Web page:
4. Double click on the background layer so that it becomes a new layer (“layer 0”) that you can manipulate.
  5. Make sure the original layer is still highlighte and add a levels adjustment layer – (along the top menu in photoshop, click Layer/new adjustment layer/ levels).
  6. In the adjustment layer dialog box drag the center triangle to the left until the middle display reads “2.00” – (you should see the image get lighter)
  7. On the duplicate layer in the layers panel, click on the eyeball again (so that the duplicate layer is now visible)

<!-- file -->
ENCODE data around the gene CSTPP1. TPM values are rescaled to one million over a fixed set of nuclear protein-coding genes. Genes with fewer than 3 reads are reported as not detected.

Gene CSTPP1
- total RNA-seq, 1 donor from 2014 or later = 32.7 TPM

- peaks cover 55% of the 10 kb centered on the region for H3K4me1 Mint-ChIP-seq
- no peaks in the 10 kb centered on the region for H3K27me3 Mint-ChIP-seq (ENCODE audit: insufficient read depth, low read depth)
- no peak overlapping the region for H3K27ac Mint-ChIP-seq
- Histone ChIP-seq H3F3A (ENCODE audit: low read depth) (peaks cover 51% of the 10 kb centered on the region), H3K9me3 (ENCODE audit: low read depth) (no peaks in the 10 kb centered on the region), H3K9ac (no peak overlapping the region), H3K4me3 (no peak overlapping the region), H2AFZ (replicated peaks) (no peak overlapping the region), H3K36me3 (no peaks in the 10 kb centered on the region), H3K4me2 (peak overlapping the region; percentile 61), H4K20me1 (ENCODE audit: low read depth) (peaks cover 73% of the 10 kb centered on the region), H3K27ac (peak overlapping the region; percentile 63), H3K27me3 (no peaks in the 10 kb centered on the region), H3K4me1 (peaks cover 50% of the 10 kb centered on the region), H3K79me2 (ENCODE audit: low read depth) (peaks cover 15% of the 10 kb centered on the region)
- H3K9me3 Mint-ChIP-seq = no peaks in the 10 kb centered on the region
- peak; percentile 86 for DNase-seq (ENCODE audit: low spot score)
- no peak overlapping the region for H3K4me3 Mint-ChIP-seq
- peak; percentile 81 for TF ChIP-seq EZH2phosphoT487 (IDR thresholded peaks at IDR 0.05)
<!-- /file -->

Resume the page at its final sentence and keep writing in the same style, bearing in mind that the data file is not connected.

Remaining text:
8. Apply a gausian blur to the duplicate layer, the radius should be approximately 5 to 15 pixels (settings can vary by image – you will need to play around with the settings)
  9. On the duplicate layer set the layer mode to multiply.
  10. If you want to adjust the density of the image, double click on the half black, half white circle on the adjustment layer and move the middle triangle around until you are happy.

You’ve done it. hope you enjoy the Orton effect.  For some samples of before and after, click here.